Before Anti-Flag showed their musical chops, they demonstrated their intellect by participating in a panel discussion with members of human rights organization Amnesty International. This passionate group of activists promoted the message that “Movements in history don’t start from the top down, but from the ground up.” Stimulating no matter what one’s political views are, the segment had everyone’s attention and, as a result, everyone was thinking about these important topics.

With songs like “Operation Iraqi Liberation (O.I.L.),” “Fuck Police Brutality,” and “You Can Kill the Protester, But You Can’t Kill the Protest,” the tenor of Anti-Flag’s politics is obvious. Not content to express themselves solely through music, however, the members of Anti-Flag are true activists who have performed at a number of protests, along with raising funds and advocating for a variety of political and social organizations, including Greenpeace, PETA, and Democracy Now! They are also founders of two activist groups: The Underground Action Alliance and Military Free Zone.

Anti-Flag hit the stage in true Punk fashion with bassist Chris Barker (Chris # 2) spitting into the water-throwing crowd as the pit erupted into madness. Along with Barker, frontman Justin Case (guitars and vocals), Chris Head (rhythm guitar and vocals), and Pat Thetic (drums) exerted their control over the frenzied theater performing The Terror State in its entirety, as promised, even including the bonus track “Fuck the Flag.” Not stopping there, the band followed with ten additional songs spanning their decades long career. Among these were 2006’s “The Press Corpse,” “You’ve Got To Die For The Government,” and show-closer, “Drink Drank Punk.” The performance was what one would expect of such seasoned musicians, and the crowd responded enthusiastically. Considered to be the band’s most polished record, The Terror State possessed a raw human emotion  live that Anti-Flag exemplified with the utmost enthusiasm.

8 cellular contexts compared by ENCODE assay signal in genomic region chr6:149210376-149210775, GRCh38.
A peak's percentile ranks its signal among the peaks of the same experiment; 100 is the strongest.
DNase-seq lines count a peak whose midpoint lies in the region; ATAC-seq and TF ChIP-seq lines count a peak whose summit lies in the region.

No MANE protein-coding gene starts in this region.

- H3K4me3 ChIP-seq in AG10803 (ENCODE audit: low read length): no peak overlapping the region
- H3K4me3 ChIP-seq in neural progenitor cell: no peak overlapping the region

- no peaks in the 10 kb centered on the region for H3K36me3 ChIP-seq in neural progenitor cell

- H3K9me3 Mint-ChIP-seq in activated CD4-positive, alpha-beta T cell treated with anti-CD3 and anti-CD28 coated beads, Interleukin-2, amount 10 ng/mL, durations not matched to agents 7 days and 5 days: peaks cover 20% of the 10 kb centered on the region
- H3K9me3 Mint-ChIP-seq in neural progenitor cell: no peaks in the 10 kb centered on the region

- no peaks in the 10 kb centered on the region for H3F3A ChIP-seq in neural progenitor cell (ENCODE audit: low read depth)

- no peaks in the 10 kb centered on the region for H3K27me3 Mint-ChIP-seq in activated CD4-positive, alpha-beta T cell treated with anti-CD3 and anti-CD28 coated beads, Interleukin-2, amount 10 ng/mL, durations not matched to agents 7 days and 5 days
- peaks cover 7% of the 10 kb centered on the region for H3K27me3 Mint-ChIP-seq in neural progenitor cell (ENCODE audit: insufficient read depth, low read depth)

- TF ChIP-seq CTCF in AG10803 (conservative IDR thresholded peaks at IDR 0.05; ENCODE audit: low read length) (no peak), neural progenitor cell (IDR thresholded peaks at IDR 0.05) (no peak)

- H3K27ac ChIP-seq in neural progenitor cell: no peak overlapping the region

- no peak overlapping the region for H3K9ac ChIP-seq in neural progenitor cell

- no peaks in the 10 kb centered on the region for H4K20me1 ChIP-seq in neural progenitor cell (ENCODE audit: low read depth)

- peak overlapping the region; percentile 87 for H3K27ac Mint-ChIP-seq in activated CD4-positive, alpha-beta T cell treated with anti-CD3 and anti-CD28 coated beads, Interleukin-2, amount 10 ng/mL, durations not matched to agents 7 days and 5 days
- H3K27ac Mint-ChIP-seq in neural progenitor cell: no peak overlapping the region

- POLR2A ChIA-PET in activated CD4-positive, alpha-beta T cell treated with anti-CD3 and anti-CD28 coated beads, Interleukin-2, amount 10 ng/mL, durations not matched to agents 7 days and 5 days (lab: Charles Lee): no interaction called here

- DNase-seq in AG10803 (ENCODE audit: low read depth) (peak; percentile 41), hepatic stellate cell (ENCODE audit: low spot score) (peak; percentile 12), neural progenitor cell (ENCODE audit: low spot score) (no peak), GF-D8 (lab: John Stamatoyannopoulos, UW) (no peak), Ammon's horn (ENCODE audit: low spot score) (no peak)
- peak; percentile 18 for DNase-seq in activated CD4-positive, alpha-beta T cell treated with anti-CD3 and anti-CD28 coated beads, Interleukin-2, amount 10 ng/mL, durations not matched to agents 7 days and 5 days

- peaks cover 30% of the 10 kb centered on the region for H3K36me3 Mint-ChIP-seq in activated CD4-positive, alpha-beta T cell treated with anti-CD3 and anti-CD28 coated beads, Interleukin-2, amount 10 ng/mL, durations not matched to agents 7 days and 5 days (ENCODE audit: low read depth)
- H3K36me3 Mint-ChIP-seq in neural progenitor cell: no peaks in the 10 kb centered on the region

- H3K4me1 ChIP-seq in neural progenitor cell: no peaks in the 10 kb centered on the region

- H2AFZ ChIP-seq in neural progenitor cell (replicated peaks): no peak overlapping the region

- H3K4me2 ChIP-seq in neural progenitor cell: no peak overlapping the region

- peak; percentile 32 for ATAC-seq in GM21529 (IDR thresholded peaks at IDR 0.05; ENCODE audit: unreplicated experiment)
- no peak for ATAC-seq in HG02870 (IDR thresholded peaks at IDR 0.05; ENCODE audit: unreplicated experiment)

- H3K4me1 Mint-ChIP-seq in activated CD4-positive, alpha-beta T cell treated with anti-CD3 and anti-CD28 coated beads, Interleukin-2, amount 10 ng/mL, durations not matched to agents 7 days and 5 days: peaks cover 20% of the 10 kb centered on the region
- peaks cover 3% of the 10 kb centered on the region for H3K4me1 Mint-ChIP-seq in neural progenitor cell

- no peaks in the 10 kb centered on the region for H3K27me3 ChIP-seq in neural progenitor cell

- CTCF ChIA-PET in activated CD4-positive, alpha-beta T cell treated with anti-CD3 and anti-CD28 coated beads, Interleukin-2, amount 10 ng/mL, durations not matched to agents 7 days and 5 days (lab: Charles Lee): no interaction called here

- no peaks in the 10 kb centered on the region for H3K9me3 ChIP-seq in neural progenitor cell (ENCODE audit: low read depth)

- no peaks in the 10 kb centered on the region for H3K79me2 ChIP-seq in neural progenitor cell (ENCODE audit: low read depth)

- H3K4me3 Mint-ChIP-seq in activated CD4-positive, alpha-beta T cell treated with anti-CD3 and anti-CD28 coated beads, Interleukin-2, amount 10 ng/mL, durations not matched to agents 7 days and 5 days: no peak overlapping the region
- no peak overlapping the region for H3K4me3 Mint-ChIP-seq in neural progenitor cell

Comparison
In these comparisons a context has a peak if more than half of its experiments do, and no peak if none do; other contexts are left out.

At the Gramercy Theater that night, it was clear that Punk is still relevant, and when considering the current sociopolitical climate, it is perhaps more necessary than ever. Anti-Flag and their Punk counterparts do not aim to create music that is easy to listen to. Punk is loud, raucous, and aggressive, arousing anger, which, in turn, leads to action. While those who do not understand the genre might observe a pit and assume the music and its fans are callous and violent, it is artists like Anti-Flag, Such Gold, and Homeless Gospel Choir, along with their fans, that remind us that there are still people in this world who care about the condition of humanity.

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Meghan Ritter